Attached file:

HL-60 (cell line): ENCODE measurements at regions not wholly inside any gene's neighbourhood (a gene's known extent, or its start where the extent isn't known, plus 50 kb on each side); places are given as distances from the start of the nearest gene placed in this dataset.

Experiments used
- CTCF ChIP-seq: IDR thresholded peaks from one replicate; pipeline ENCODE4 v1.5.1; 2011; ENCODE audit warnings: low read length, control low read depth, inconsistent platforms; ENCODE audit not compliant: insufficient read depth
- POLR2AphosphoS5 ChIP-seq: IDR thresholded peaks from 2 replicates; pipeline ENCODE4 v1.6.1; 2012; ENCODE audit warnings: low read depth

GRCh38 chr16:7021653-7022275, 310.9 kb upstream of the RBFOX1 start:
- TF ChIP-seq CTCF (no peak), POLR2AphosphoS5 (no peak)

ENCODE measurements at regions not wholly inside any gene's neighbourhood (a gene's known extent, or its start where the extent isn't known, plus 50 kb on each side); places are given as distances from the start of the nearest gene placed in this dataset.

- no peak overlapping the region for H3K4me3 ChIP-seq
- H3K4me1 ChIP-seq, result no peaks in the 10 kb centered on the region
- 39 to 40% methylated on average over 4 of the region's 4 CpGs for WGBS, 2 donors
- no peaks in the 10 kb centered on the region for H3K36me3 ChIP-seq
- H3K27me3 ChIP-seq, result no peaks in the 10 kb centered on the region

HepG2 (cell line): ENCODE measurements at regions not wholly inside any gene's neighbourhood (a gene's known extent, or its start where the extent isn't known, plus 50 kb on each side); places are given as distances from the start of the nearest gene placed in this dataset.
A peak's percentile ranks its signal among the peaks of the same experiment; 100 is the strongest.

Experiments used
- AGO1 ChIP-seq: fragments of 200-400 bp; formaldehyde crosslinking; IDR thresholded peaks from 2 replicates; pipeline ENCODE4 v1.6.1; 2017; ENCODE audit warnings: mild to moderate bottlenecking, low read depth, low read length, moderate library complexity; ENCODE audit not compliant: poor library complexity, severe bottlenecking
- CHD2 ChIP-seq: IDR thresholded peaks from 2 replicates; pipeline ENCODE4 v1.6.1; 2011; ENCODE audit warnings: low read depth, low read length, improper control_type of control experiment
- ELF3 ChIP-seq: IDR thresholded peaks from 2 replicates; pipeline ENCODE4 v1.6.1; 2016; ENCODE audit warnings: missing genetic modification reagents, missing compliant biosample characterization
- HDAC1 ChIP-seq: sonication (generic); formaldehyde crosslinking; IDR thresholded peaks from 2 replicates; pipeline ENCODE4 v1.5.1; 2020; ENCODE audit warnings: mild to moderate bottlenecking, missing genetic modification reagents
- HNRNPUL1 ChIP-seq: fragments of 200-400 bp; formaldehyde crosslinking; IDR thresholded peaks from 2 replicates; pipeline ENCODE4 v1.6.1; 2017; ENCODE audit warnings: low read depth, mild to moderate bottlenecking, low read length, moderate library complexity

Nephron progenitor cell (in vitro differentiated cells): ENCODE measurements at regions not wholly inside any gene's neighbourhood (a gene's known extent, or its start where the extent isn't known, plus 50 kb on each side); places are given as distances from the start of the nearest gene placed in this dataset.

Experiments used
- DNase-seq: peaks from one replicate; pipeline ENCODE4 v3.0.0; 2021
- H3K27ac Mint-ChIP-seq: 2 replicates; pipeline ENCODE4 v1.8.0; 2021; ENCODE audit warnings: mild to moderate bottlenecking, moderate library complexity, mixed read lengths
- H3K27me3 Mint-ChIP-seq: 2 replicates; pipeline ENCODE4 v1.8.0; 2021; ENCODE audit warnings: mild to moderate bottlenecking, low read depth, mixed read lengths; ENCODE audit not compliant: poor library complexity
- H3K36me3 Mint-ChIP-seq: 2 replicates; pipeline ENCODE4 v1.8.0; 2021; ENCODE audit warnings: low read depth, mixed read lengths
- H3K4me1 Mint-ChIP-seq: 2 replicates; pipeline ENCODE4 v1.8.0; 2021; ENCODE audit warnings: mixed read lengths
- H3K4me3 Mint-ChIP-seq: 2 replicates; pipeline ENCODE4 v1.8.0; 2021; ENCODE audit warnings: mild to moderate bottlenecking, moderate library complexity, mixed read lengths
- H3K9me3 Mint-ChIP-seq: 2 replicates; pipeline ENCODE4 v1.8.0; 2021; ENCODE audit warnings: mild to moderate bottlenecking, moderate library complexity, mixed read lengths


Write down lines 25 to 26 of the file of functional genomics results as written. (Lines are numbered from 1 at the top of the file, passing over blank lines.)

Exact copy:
- H3K27me3 Mint-ChIP-seq: 2 replicates; pipeline ENCODE4 v1.8.0; 2021; ENCODE audit warnings: mild to moderate bottlenecking, low read depth, mixed read lengths; ENCODE audit not compliant: poor library complexity
- H3K36me3 Mint-ChIP-seq: 2 replicates; pipeline ENCODE4 v1.8.0; 2021; ENCODE audit warnings: low read depth, mixed read lengths